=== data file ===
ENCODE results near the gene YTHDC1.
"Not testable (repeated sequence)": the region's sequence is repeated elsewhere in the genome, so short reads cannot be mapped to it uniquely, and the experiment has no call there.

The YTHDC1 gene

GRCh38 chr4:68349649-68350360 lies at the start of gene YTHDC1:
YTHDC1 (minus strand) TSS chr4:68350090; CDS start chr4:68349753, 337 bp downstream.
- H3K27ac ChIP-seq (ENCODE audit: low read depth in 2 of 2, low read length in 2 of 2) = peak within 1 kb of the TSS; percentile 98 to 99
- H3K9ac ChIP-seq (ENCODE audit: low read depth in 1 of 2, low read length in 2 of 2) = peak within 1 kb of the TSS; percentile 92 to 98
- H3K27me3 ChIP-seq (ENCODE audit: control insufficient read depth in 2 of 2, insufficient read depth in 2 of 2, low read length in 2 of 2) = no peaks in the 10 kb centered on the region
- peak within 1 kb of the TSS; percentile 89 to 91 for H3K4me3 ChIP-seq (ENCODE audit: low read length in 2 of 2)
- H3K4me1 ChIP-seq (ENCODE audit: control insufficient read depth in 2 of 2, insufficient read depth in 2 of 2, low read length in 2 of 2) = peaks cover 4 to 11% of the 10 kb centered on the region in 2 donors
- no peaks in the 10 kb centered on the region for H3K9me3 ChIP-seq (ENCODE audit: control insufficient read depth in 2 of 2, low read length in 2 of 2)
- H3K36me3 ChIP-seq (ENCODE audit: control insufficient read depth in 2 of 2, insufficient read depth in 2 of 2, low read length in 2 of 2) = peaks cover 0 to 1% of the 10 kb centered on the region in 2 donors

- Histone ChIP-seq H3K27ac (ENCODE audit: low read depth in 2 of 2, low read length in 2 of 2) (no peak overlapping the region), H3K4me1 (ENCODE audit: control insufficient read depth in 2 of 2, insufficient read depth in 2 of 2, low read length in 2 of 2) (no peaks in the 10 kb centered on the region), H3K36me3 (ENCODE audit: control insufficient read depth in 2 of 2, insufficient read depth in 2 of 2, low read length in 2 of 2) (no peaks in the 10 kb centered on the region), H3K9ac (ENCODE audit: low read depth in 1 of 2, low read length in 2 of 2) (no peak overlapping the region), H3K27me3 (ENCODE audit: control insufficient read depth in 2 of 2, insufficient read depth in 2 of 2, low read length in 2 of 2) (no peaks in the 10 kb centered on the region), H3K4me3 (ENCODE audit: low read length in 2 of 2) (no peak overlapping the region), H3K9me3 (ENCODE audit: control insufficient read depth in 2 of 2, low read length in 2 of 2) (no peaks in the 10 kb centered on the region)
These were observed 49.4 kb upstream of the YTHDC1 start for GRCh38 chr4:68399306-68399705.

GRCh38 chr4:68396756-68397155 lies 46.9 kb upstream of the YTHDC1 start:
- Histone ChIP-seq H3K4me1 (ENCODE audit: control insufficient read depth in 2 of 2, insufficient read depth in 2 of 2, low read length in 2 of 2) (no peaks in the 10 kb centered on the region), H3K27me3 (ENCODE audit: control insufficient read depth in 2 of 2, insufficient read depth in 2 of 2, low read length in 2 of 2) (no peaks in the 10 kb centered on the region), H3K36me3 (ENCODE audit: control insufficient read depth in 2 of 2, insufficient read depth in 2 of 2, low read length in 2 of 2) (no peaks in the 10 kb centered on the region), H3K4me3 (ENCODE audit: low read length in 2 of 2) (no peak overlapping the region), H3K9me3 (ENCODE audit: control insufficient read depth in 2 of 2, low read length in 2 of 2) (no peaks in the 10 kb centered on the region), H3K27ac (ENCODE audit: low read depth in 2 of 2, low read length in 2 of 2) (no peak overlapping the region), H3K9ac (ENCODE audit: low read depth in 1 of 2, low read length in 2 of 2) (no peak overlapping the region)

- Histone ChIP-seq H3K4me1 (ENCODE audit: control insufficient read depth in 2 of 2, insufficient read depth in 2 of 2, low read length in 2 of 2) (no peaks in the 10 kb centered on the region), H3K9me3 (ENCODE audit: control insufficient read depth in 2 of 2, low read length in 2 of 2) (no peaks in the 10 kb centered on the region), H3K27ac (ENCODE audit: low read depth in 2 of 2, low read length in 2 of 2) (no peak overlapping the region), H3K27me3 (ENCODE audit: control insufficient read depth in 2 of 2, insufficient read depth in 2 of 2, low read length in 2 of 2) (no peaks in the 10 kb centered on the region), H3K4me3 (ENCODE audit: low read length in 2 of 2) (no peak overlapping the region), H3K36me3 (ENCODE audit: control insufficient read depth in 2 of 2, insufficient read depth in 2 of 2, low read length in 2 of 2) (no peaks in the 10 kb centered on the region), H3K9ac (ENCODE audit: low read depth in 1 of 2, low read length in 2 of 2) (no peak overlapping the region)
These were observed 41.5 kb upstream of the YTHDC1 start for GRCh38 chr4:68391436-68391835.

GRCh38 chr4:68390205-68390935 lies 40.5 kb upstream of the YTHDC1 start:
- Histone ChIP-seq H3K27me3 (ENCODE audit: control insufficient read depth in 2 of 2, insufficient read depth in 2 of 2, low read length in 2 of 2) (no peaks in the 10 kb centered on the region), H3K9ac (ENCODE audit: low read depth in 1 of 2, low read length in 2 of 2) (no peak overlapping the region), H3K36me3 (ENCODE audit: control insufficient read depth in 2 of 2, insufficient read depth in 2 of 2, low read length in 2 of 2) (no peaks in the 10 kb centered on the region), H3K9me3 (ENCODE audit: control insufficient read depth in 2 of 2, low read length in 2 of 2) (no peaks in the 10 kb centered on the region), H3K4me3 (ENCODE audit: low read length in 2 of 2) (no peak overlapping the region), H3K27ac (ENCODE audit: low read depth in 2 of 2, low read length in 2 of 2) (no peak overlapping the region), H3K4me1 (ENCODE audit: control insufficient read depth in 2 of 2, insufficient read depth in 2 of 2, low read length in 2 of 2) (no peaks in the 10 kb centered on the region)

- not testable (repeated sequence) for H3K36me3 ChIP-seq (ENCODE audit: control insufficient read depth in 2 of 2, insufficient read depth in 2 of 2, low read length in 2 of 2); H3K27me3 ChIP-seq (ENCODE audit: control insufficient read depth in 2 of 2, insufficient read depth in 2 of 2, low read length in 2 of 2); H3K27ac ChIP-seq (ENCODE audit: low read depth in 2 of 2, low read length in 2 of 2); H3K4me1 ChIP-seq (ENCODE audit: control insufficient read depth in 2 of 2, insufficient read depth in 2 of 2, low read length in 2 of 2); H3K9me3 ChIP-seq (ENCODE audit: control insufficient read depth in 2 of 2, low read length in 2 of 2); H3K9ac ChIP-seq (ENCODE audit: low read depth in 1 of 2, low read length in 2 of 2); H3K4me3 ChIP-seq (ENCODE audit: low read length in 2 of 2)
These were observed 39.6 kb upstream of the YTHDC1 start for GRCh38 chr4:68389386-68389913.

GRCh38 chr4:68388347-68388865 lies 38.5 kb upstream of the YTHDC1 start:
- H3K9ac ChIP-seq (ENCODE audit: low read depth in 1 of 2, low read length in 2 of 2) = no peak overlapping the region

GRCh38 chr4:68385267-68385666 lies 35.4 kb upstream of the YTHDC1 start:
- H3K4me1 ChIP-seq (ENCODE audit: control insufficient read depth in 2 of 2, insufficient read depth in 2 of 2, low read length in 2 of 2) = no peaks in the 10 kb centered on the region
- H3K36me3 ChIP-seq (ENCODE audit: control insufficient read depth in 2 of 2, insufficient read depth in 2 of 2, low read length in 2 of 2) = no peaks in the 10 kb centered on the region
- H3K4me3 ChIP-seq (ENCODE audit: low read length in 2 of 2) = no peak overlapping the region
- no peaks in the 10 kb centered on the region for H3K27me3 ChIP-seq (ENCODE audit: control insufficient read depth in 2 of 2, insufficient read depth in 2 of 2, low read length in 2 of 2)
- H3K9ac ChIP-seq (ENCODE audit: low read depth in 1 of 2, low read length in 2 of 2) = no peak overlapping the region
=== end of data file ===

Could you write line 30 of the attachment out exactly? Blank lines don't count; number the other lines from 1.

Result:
- H3K9ac ChIP-seq (ENCODE audit: low read depth in 1 of 2, low read length in 2 of 2) = no peak overlapping the region